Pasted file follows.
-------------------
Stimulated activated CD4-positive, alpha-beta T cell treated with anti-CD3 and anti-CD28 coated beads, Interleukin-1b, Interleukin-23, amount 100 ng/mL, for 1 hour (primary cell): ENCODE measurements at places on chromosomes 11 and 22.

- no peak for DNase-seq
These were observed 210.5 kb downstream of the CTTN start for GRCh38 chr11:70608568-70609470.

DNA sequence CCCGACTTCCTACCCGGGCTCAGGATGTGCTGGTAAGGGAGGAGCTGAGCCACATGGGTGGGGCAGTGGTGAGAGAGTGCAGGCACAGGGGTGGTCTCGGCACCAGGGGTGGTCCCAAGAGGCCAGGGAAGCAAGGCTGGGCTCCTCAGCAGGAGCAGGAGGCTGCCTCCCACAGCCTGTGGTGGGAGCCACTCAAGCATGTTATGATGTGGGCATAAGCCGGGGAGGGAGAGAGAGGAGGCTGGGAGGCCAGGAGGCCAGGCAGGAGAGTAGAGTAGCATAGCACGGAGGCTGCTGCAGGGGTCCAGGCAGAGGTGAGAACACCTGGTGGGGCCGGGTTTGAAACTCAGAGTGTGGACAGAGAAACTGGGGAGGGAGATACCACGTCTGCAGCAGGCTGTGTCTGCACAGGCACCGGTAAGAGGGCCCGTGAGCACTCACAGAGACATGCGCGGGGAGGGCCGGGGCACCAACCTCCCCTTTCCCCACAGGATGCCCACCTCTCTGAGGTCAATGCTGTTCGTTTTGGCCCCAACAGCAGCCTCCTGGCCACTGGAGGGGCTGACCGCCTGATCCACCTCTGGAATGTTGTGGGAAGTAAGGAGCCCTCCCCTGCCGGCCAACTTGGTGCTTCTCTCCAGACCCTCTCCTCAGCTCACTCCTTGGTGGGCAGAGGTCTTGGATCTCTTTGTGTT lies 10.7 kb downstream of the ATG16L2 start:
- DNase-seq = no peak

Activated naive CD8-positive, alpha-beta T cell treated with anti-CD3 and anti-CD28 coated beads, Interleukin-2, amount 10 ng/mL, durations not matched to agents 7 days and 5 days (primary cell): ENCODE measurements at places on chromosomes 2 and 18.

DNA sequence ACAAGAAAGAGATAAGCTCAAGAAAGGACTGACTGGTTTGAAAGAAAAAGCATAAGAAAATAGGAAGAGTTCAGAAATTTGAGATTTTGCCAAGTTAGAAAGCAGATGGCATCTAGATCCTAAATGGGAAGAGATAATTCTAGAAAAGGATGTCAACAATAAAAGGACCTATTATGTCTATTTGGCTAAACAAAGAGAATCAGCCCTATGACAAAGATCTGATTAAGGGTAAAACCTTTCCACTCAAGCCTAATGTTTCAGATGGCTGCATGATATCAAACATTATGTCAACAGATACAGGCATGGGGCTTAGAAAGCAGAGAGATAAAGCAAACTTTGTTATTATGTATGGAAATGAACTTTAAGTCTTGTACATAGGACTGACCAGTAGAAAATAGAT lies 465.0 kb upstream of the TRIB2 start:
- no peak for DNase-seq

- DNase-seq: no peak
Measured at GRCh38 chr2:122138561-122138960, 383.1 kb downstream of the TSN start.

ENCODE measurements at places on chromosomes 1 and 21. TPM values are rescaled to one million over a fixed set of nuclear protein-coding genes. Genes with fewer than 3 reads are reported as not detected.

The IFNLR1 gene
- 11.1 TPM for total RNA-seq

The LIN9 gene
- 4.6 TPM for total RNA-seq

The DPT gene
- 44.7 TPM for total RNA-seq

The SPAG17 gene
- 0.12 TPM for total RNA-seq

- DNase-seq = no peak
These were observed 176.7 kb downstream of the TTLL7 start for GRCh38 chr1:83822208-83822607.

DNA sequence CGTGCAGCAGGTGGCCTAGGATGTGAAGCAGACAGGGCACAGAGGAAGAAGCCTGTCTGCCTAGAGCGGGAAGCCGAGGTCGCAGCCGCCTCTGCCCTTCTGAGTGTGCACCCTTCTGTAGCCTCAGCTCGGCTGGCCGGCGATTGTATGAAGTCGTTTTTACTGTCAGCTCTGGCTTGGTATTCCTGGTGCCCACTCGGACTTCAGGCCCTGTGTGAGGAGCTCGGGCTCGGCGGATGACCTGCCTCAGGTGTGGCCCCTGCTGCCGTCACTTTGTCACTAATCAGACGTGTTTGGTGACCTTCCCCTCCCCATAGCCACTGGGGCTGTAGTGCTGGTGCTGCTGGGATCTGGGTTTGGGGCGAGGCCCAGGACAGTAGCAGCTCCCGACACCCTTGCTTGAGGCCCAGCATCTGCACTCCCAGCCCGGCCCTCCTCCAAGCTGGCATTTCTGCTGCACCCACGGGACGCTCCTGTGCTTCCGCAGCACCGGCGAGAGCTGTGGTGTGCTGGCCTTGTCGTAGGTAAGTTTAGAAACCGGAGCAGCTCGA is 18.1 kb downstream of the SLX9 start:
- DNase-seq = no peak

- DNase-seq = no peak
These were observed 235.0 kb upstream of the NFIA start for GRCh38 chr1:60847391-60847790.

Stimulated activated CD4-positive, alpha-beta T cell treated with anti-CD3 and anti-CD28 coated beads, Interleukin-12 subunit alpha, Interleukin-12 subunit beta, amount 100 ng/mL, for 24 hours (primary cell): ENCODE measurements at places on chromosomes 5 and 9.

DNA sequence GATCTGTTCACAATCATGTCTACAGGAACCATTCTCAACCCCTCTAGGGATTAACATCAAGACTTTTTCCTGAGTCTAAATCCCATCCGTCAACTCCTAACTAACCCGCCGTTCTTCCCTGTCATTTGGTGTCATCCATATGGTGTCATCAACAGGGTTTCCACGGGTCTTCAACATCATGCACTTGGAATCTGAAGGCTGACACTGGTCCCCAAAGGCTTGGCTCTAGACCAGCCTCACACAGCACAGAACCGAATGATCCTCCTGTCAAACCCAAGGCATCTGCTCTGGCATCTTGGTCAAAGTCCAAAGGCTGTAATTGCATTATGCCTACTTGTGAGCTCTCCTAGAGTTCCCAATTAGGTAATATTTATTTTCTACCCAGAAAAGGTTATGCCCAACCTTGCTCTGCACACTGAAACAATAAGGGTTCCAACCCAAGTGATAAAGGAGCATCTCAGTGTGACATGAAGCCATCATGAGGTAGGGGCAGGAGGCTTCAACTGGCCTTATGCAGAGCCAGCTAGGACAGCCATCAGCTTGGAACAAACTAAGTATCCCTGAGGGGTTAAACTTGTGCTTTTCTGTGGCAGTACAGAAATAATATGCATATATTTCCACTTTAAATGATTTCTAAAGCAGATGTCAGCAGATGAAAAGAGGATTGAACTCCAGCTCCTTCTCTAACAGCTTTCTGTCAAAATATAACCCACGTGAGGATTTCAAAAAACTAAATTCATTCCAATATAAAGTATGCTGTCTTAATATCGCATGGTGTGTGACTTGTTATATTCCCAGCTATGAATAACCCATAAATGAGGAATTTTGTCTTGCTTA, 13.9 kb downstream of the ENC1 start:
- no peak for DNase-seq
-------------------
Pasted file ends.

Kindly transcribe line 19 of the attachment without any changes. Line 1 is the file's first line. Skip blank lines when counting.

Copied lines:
- 0.12 TPM for total RNA-seq